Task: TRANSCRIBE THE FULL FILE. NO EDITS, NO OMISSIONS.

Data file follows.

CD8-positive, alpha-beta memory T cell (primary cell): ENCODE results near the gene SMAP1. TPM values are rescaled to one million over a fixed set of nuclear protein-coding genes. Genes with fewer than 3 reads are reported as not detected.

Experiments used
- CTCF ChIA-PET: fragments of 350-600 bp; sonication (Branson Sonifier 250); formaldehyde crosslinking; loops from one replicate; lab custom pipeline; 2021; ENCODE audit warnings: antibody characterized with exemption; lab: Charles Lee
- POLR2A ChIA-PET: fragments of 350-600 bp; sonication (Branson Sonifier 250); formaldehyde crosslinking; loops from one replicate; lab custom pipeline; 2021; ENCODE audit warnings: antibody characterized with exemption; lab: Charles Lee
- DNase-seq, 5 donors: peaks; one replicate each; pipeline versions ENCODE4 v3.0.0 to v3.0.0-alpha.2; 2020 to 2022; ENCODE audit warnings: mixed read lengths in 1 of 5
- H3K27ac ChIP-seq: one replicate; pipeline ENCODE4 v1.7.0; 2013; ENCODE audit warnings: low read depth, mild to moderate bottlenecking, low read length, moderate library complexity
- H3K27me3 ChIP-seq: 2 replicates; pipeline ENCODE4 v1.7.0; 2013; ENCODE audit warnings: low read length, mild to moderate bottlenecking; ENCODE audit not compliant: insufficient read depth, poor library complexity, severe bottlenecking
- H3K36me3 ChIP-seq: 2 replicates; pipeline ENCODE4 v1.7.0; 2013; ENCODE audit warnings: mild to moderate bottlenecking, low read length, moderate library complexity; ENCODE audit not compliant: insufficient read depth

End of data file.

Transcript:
CD8-positive, alpha-beta memory T cell (primary cell): ENCODE results near the gene SMAP1. TPM values are rescaled to one million over a fixed set of nuclear protein-coding genes. Genes with fewer than 3 reads are reported as not detected.

Experiments used
- CTCF ChIA-PET: fragments of 350-600 bp; sonication (Branson Sonifier 250); formaldehyde crosslinking; loops from one replicate; lab custom pipeline; 2021; ENCODE audit warnings: antibody characterized with exemption; lab: Charles Lee
- POLR2A ChIA-PET: fragments of 350-600 bp; sonication (Branson Sonifier 250); formaldehyde crosslinking; loops from one replicate; lab custom pipeline; 2021; ENCODE audit warnings: antibody characterized with exemption; lab: Charles Lee
- DNase-seq, 5 donors: peaks; one replicate each; pipeline versions ENCODE4 v3.0.0 to v3.0.0-alpha.2; 2020 to 2022; ENCODE audit warnings: mixed read lengths in 1 of 5
- H3K27ac ChIP-seq: one replicate; pipeline ENCODE4 v1.7.0; 2013; ENCODE audit warnings: low read depth, mild to moderate bottlenecking, low read length, moderate library complexity
- H3K27me3 ChIP-seq: 2 replicates; pipeline ENCODE4 v1.7.0; 2013; ENCODE audit warnings: low read length, mild to moderate bottlenecking; ENCODE audit not compliant: insufficient read depth, poor library complexity, severe bottlenecking
- H3K36me3 ChIP-seq: 2 replicates; pipeline ENCODE4 v1.7.0; 2013; ENCODE audit warnings: mild to moderate bottlenecking, low read length, moderate library complexity; ENCODE audit not compliant: insufficient read depth